Zen On Dirt

Playing on bikes

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Last Tuesday, Alexis rolled up to our meeting spot for our normal Tuesday Starr Pass ride.

“I read your blog.”

“Uh oh.”

Alexis was around for at least one ride where I was debating the merits of racing and had heard my list of pros and cons about the idea many weeks back. “How are you feeling now?”

I paused. “I feel good.” Elaborating, I said that for the first time in a long time, I felt like I could really just ride, instead of riding with a purpose. Ever since I started racing bikes in 2003, there was always a race on the horizon, even if it was the off-season, there was always improvement to be made, there was always something to train for. I had missed the days of being able to go out on rides with people without the thoughts of “how is this going to affect my training?” hanging over my head. It may sound silly, but when I’m invested in something like racing, I’m fully invested. It felt good to not be fully invested in racing and to start moving my investments in different directions. I was working on letting go with the ego associated with riding bikes.

It felt good to simply play on a bike.

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Saturday was the AZT Jamboree, a fundraiser for the Arizona Trail Foundation. Scott and I had scored a spot on the 10 am shuttle, the shorter 25-mile version of the ride, starting at Lake Road and ending at Pistol Hill. Most people opted for the 35 mile version but we a) didn’t want to wake up that early and b) didn’t want to have to futz with self-shuttling since the 8 am shuttle was full. We got quite a few comments asking what we were going to do after the 25 miles, because really, there’s no way we’d just be riding 25 miles on a beautiful Saturday.

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But we were. And it was glorious. While a group took off at a spirited pace, we hung back. Seven miles in, we rolled up to the TORCA aid-station where the mini-pizzas were just coming out of the toaster oven. And they had pickles!

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Just five miles later, we rolled up to the Gabe Zimmerman Trailhead where Matt and Serena had brought leftovers from a Beyond Tucson event over as an impromptu aid station. Pumpkin empanadas: Who knew they were like Little Debbie Pies, except a million times better. I had a bite of Scott’s apple empanada, but quickly swapped back. I have a problem with pumpkin.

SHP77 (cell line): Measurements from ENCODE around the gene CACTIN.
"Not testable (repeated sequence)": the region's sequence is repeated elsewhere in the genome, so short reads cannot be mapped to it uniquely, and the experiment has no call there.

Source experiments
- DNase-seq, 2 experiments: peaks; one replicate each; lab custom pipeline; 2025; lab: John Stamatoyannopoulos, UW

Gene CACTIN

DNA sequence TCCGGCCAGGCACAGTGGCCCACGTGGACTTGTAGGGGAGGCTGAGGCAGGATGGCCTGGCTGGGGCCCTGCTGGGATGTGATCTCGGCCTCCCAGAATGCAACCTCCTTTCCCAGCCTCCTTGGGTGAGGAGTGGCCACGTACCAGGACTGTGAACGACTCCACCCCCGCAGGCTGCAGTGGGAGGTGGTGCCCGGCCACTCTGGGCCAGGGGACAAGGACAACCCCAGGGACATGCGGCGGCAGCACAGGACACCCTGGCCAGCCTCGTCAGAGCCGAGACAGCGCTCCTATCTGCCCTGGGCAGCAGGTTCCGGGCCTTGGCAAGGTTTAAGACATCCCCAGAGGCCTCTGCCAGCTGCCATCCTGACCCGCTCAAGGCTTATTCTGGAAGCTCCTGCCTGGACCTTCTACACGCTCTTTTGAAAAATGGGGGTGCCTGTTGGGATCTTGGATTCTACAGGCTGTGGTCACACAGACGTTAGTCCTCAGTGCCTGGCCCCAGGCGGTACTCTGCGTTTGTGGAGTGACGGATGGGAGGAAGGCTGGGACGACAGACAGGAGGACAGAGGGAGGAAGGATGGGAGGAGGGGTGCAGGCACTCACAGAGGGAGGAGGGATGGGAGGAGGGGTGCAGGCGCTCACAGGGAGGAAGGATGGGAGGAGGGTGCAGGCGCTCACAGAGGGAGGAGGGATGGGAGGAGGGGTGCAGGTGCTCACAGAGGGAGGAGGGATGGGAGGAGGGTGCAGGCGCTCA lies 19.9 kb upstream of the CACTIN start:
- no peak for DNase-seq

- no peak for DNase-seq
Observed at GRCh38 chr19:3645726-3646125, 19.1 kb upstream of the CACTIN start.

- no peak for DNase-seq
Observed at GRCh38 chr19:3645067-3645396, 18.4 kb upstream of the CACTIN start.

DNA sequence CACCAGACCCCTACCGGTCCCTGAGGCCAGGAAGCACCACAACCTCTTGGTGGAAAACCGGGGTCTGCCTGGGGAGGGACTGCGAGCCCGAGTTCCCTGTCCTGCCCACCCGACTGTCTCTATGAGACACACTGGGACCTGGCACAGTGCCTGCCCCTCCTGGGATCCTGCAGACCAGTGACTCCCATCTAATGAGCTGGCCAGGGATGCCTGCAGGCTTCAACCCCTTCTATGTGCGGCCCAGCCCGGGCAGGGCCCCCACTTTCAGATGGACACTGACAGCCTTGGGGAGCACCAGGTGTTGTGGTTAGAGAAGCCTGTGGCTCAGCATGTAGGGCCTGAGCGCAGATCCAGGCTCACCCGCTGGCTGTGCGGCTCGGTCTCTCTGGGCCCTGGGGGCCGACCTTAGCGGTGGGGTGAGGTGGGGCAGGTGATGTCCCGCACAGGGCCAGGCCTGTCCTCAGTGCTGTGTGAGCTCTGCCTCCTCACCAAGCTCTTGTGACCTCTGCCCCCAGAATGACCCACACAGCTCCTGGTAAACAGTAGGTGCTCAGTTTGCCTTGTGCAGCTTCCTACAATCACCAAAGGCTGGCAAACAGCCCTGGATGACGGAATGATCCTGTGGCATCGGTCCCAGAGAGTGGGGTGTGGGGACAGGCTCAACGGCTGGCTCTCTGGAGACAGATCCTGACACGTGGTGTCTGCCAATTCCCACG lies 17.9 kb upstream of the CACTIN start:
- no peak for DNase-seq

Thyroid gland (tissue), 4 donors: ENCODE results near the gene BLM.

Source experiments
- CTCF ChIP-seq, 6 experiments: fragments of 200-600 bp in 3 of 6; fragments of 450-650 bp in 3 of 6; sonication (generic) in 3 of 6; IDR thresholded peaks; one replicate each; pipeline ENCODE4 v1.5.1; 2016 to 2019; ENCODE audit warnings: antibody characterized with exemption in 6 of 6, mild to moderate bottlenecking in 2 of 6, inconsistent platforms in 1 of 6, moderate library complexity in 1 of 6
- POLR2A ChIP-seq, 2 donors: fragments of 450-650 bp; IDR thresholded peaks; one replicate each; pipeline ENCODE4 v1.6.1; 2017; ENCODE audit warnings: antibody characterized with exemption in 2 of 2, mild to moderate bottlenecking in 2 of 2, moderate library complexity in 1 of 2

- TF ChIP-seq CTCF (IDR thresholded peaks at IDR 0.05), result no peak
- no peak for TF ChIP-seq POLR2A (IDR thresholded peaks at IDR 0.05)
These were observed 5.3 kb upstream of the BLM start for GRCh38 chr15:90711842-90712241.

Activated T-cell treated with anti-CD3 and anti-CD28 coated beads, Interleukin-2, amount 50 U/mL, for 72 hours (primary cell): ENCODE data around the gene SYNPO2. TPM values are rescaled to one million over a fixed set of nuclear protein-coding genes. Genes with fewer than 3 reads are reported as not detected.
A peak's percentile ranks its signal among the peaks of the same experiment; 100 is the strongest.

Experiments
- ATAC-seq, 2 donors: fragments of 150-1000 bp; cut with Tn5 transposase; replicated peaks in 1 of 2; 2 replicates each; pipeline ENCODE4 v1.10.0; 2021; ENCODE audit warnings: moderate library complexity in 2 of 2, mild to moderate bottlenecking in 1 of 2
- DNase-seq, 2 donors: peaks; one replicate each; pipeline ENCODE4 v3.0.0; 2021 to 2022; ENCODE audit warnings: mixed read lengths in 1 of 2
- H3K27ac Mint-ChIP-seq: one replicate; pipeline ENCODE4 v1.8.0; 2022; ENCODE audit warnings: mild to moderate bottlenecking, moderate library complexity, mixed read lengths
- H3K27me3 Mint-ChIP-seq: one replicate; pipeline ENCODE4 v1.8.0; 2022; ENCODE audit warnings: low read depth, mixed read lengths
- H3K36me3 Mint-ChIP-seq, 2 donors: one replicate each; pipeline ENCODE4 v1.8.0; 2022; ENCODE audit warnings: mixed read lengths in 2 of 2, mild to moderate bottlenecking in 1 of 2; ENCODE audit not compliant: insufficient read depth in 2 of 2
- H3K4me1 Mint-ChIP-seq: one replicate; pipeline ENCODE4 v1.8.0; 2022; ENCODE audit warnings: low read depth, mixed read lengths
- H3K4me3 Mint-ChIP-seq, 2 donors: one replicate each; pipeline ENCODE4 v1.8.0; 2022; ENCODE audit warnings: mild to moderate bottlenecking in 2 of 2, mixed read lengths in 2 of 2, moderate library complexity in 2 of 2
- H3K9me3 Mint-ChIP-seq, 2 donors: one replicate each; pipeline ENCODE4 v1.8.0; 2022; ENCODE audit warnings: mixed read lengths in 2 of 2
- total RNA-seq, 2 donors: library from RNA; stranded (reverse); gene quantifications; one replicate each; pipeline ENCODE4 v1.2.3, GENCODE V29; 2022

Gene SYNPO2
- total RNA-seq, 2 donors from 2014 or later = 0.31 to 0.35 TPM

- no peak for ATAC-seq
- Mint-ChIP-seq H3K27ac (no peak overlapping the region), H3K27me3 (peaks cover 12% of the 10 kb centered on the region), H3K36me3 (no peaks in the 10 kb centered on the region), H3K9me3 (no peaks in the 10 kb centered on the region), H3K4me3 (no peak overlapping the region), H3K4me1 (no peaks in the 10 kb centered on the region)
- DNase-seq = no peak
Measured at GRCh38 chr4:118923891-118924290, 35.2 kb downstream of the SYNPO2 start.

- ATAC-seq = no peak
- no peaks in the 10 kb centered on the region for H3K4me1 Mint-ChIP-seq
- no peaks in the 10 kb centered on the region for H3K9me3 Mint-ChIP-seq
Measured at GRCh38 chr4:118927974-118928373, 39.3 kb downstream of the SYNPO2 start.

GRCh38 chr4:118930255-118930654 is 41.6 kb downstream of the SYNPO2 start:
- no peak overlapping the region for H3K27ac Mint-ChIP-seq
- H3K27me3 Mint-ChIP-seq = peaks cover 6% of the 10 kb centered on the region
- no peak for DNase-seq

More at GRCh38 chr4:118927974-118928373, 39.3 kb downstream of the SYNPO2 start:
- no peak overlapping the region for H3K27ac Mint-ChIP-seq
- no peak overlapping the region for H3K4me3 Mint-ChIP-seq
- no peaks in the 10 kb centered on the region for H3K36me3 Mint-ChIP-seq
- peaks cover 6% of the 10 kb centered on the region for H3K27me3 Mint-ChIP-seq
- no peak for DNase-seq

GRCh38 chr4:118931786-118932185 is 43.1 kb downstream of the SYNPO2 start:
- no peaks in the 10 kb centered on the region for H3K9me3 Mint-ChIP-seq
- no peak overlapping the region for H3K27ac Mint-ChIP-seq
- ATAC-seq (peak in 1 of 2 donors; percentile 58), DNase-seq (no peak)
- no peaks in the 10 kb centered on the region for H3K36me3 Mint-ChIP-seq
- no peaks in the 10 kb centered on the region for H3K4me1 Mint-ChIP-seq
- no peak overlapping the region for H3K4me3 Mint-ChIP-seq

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8 miles of smooth AZT later, we debated on skipping our ice cream stop at the Colossal  Caves Ranch. It’s a traditional stop on that section of trail, one that I’ve never missed, even if I wasn’t eating ice cream. “I really don’t need ice cream,” I said at the top of the descent.

Scott looked at me funny. “Yeah, I guess those empanadas did hit the spot.” He paused. “Want to split an ice cream? We’ve got to make this into a real foodie tour.”

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We descended down to the Ranch, scoring the last chocolate mint ice cream bar, eating it in the sun while petting Hagan the Cat, the other fixture of the ranch. It took a bit of effort to get moving again, to get back up to the trail and over the stinger climbs that followed. After clearing all the rocks on the Scott-designed section of trail after the campground, it was smooth cruising down to the cars where 1554 and hot dogs were waiting. The beer was better than the hot dogs.

I’d really missed the foodie aspect of bike riding. While I realize that it’s probably not great for me to eat empanadas and ice cream on a daily basis, or even a regular basis, it sure felt good to say that every once in a while, eating something really delicious probably wasn’t going to kill me.

We met Alexis and Caroline the next day to do a big loop on the western Tortolitas, including the still-being-constructed Ridgeline Trail. It was a loop that Scott and Lee had done backwards a few weeks ago and Scott had described the final miles of trail as ‘pretty technical.’

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We rolled easily up, and down, and around, turning west and stopping at the windmill where we had a decision to make. We could either continue on some ‘beautiful, Mark Flint-build single track’, or we could hoof it up the side of a mountain to connect to a trail that was in the process of being built. The hillside looked steep, rocky, and massively overgrown by all the prickly bushes that inhabit our green desert. We could see buckets and tools at the end of the trail high up on the hill. We opted for adventure.

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It took about 2 minutes of riding to understand exactly how worth it the 20 minute bushwhack was. Beautiful, beautiful trail. Well constructed, amazing views of Tucson and the Tucson Mountains, and for the most part, not a rock in sight.

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Then we crossed the wash at the bottom and started back up on the other side, learning what Scott’s definition of ‘pretty technical’ was. Differences in peoples’ perspectives are always funny to me. I was happy to have my big fork on more than one occasion, and I was even happier to have my hike-a-bike shoes on for others.

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We finished the day with classic Mexican food at Nico’s.

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Sun-toasted, tired, we made it home worked, but not exhausted after two full days in the sun. It reminded me of the reasons I got into the sport in the first place: Ride bikes with friends, eat good food, see cool new places. Don’t need a lot more than that to live the good life.

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